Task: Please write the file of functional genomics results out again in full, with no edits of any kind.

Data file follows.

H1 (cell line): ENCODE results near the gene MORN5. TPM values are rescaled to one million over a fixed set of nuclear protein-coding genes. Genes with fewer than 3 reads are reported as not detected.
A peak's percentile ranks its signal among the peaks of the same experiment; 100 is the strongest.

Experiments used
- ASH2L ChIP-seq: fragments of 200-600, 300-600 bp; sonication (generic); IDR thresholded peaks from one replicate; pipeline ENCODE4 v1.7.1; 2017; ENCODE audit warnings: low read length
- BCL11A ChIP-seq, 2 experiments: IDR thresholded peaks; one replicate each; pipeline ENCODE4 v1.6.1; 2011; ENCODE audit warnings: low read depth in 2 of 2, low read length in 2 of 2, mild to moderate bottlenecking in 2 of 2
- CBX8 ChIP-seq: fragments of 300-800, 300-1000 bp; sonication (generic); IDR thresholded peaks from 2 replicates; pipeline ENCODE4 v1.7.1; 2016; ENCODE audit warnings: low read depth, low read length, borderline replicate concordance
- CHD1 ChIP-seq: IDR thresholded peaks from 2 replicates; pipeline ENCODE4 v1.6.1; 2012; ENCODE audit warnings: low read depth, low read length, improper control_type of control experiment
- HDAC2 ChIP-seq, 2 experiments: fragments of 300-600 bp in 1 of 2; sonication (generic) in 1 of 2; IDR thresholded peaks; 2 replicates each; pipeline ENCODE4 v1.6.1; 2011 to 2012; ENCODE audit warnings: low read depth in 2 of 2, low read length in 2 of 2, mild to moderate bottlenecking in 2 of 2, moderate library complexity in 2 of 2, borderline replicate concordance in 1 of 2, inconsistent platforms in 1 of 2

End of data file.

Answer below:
H1 (cell line): ENCODE results near the gene MORN5. TPM values are rescaled to one million over a fixed set of nuclear protein-coding genes. Genes with fewer than 3 reads are reported as not detected.
A peak's percentile ranks its signal among the peaks of the same experiment; 100 is the strongest.

Experiments used
- ASH2L ChIP-seq: fragments of 200-600, 300-600 bp; sonication (generic); IDR thresholded peaks from one replicate; pipeline ENCODE4 v1.7.1; 2017; ENCODE audit warnings: low read length
- BCL11A ChIP-seq, 2 experiments: IDR thresholded peaks; one replicate each; pipeline ENCODE4 v1.6.1; 2011; ENCODE audit warnings: low read depth in 2 of 2, low read length in 2 of 2, mild to moderate bottlenecking in 2 of 2
- CBX8 ChIP-seq: fragments of 300-800, 300-1000 bp; sonication (generic); IDR thresholded peaks from 2 replicates; pipeline ENCODE4 v1.7.1; 2016; ENCODE audit warnings: low read depth, low read length, borderline replicate concordance
- CHD1 ChIP-seq: IDR thresholded peaks from 2 replicates; pipeline ENCODE4 v1.6.1; 2012; ENCODE audit warnings: low read depth, low read length, improper control_type of control experiment
- HDAC2 ChIP-seq, 2 experiments: fragments of 300-600 bp in 1 of 2; sonication (generic) in 1 of 2; IDR thresholded peaks; 2 replicates each; pipeline ENCODE4 v1.6.1; 2011 to 2012; ENCODE audit warnings: low read depth in 2 of 2, low read length in 2 of 2, mild to moderate bottlenecking in 2 of 2, moderate library complexity in 2 of 2, borderline replicate concordance in 1 of 2, inconsistent platforms in 1 of 2